Does pasteurization destroy vitamin C?
Both rooibos (Asphalatus linearis) and rosehips (Rosa canina) are often mentioned to contain natural vitamin C. The proposition is just 15 grams of fresh rosehips would get the required daily vitamin C for even the most demanding.
On closer inspection, things look fishy. Many of the more popular products labels do not mention vitamin C at all, neither for rooibos or rosehips. How would the labels omit mention of vitamin C? English wikipedia on rooibos also seems to mention that there is no vitamin C in rooibos tea, and elsewhere claims of rooibos tea vitamin C are linked to one paper, Morton 1983.
So whats vitamin C again and whats it needed for?
Vitamin C as required for humans is thought to be as L-ascorbic acid. In human body, anionic ascorbic acid is transported via SVCT1 and 2, expressed in the skin, most organs and glands. Oxidized ascorbic acid, dehydroascorbic acid is transported by GLUT1 to 4 and 8, and usually DHA presents 1-2% of the total ascorbic acid, and can be recycled back into ascorbic acid by the body. Looks like vitamin C might be important!
In metabolism L-ascorbic acid is an electron donor, a reducing compound. As it oxidizes into Dehydroascorbic acid (DHA), its thought to be able to scavenge harmful "free radicals". Ascorbic acid is required for biosynthesis of collage, L-carnitine and neurotransmitters, and absorption of iron.
Cooking foods with vitamin C destroys more than half
Ascorbic acid in foods is vulnerable to light, oxygen, heat (which nutrient isn't?), and high pH and copper & ferrous salts. Cooking and refrigeration of vegetables typically removes 70-80% of the vitamin C content. Cases of scurvy - a gum disease caused by chronic lack of vitamin C - in hospitals have been attributed to heat-chill cycle during cooking. Milk pasteurization by slow (62,5 C deg) and fast (100 C deg) methods reduced ascorbic acid levels by 26 and 41 percent, respectively.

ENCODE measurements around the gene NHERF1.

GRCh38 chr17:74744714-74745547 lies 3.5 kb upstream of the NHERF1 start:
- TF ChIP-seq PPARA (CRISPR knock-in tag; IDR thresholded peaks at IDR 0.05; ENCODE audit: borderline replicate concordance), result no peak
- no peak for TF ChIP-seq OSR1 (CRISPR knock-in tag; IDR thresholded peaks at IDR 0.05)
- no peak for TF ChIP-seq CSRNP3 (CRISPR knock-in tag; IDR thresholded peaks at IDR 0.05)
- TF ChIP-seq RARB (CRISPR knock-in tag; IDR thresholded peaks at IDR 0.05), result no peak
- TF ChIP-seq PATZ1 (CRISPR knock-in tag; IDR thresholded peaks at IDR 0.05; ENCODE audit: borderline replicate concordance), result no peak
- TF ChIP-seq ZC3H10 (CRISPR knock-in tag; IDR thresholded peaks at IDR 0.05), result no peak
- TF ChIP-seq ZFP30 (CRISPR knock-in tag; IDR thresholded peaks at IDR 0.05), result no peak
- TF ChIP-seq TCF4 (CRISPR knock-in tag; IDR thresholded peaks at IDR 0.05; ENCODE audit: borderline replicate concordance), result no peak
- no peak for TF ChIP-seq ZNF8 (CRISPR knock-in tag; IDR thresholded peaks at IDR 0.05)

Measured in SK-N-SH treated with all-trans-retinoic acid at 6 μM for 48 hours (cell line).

Rosehip processing, quantified
Leahu et al tested processing rosehip tea, suryp and jam in Romania's Suceava University.
They reported 300-4000 mg/100 g ascorbic acid content in literature, and quantified 415 mg/100 g ascorbic acid content in their samples. Processing & diluting rosehip into tea destroyed almost all vitamin C, down to less than 1 mg/100 g. Rosehip suryp, likely to contain filtered pulp boiled to reduce liquid content, had only few milligrams more vitamin C at 1,5 to 2,2 mg/100 g ascorbic acid content.
Fruit jam, which could be guessed to be rosehip and sugar mixture pasteurized, contained roughly 10% of the original rosehip fruits ascorbic acid at 32 to 37 mg/100 g ascorbic acid.
So heat-treated rooibos or pasteurized rosehip will be low in vitamin C?
Yes, its likely most vitamin C will be destroyed from storage, processing and heat. From the above it might be safe to say its likely that pasteurization combined with boiling tea reduces vitamin C content radically. The reduction is likely to be more than half, and up to 99,9% by the time the tea or rosehip-jam is on the table.
Copyright 2020 Casimir Pohjanraito